Trump takes more swipes at Canada and Trudeau after tense G7 summit

Trump takes more swipes at Canada and Trudeau after tense G7 summit

Trump takes more swipes at Canada and Trudeau after tense G7 summit

The diplomatic world was left flabbergasted this weekend after US President Donald Trump caused havoc at the annual G7 summit in Canada, insulting his host Justin Trudeau before jetting off halfway across the world to Singapore to meet North Korean leader Kim Jong-un without a specific agenda for the discussions.

The G7 summit came after the Trump administration decided last week to impose tariffs on steel and aluminum imports from the European Union, Canada and Mexico, which has drawn strong opposition from USA business community and quick retaliation from major us trading partners.

President Trump lashed out at Canadian Prime Minister Justin Trudeau on Twitter Sunday night over their disagreement on trade tariffs.

World leaders at the summit believed they had a deal until the U.S. president pulled out of the previously agreed communique, which represented a minimal show of unity amid deep disagreements between Trump and the other leaders over trade.

In recent weeks, trading partners of the USA have criticised new tariffs on steel and aluminium imports imposed by the Trump administration. In a tweet sent Sunday while en route to Singapore, Trump pointed specifically to Canada's 270% tariff on dairy the origin of his frustrations with Canada. In his turn, Trump announced that the United States would be looking to impose tariffs on vehicle imports.

"I would rather see Russian Federation in the G8 as opposed to the G7", Trump said at a press conference on the sidelines of a G7 summit in Charlevoix, Canada.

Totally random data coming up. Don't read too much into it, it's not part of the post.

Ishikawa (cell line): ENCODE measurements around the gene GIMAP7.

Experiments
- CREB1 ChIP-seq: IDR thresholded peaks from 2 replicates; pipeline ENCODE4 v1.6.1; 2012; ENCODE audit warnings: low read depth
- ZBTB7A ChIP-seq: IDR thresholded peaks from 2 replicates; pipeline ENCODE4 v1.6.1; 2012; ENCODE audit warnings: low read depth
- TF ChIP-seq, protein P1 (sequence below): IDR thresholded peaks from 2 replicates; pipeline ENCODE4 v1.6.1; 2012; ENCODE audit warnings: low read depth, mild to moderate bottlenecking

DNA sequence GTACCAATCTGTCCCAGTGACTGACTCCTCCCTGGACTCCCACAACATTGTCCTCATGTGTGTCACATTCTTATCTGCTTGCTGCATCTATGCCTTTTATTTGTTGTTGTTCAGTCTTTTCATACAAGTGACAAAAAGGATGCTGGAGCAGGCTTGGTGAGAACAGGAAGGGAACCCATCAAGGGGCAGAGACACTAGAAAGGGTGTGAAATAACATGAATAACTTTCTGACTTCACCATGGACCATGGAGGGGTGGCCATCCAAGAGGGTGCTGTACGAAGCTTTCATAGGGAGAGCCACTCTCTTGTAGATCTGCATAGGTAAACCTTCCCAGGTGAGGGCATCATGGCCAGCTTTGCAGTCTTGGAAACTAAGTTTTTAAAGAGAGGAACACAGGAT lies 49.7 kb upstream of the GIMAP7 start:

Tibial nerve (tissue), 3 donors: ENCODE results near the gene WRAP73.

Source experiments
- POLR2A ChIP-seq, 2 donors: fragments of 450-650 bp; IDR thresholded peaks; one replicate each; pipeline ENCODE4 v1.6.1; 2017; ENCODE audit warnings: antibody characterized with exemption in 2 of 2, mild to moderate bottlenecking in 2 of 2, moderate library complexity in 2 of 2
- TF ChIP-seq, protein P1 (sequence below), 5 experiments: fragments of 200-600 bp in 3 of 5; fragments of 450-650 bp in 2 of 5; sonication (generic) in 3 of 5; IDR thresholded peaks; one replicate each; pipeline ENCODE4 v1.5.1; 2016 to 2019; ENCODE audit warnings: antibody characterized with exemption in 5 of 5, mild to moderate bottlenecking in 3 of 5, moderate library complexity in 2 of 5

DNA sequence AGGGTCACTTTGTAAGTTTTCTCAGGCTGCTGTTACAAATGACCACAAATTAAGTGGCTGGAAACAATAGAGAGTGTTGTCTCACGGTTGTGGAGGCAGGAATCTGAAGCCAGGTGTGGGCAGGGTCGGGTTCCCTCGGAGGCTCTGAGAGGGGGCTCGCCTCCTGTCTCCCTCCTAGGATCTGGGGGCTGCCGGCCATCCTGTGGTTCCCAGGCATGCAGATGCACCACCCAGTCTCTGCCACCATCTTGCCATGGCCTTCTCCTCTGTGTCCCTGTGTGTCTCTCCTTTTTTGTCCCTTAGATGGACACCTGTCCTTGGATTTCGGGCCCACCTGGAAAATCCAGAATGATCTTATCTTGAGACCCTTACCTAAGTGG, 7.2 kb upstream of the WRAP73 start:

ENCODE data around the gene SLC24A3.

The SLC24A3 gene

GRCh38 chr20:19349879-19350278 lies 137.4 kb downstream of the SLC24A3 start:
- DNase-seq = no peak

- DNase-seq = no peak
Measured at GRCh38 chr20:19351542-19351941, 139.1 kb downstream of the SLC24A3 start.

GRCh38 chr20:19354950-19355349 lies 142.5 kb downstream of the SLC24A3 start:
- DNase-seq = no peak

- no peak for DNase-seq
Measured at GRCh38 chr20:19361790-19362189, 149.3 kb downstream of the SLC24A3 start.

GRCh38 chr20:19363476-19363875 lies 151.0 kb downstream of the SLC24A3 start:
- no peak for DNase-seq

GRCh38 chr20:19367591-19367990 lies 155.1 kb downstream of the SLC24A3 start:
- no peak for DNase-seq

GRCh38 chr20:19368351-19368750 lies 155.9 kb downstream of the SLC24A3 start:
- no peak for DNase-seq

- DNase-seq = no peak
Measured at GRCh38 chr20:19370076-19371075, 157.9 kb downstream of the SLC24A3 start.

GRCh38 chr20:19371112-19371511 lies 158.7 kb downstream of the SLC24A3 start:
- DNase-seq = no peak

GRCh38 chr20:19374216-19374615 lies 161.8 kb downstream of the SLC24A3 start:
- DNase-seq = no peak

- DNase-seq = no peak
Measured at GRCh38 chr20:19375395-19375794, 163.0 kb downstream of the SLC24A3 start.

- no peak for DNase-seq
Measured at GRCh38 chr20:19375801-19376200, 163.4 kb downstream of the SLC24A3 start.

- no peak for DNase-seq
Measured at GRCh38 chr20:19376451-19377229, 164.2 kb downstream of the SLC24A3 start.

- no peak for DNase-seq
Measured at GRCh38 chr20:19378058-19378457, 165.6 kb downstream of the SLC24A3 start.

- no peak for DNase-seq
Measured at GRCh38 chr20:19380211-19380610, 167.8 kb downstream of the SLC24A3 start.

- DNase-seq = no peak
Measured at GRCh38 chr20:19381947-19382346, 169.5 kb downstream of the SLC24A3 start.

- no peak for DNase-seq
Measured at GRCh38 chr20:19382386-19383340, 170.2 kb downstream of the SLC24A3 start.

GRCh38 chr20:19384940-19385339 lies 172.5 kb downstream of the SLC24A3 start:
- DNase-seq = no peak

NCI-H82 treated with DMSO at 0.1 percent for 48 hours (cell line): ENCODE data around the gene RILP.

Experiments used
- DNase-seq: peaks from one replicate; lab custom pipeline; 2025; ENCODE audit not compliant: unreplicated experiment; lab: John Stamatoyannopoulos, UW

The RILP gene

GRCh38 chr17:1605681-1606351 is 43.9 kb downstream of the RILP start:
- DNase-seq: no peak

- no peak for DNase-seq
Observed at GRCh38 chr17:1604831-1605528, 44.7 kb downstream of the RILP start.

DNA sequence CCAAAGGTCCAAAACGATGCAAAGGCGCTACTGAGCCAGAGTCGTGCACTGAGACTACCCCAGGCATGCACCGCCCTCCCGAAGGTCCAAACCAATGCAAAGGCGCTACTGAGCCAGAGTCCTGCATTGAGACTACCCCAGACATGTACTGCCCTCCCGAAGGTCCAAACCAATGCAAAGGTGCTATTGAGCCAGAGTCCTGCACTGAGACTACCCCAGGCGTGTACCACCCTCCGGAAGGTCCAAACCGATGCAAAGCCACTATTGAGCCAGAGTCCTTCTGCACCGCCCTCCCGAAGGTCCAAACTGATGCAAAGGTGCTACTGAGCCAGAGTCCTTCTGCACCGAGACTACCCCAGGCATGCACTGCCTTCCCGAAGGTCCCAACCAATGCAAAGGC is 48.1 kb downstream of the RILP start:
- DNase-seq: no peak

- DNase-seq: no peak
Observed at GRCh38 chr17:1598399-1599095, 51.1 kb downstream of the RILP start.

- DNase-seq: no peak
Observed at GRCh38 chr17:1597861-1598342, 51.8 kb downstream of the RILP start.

"This weekend, certainly if you care about America's place in the world, had to be one of the most concerning, certainly, and I'll just say the most depressing, in Donald Trump's year-and-a-half in office", Scarborough said on "Morning Joe" while introducing James Stavridis, chief global security and diplomacy analyst for NBC News and MSNBC. "Kim must not see American weakness".

"The president will continue to say what he says", he said of Trump.

Trudeau said Canada planned to retaliate after the Trump administration announced tariffs last month that will be coming as of July 1.

The joint statement says the leaders of the US, France, Germany, the United Kingdom, Japan, Italy, and Canada "acknowledge free, fair, and mutually beneficial trade is a key engine for growth and jobs", and commits the G7 to modernise the World Trade Organisation. "We make commitments and keep to them". "We strive to reduce tariff barriers, non-tariff barriers and subsidies", it said, reflecting the typical language of decades of G7 statements.

"Then (Canadian Prime Minister) Justin (Trudeau) acts hurt when called out!" The EU's decision to hit back with retaliatory tariffs was indicative that EU members "won't let ourselves be repeatedly taken advantage of", she said.

"The U.S pays close to the entire cost of North Atlantic Treaty Organisation - protecting many of these same countries that rip us off on trade (they pay only a fraction of the cost - and laugh!)", he tweeted.

At his closing G7 news conference, Trudeau once again refers to the national-security premise behind the tariffs as "kind of insulting" and then explains Canada's retaliation - "I have made it very clear to the president that it is not something we relish doing, but it is something that we absolutely will do because Canadians are polite, we're reasonable, but we also will not be pushed around".

"Not fair to the PEOPLE of America! $800 billion trade deficit", he said.

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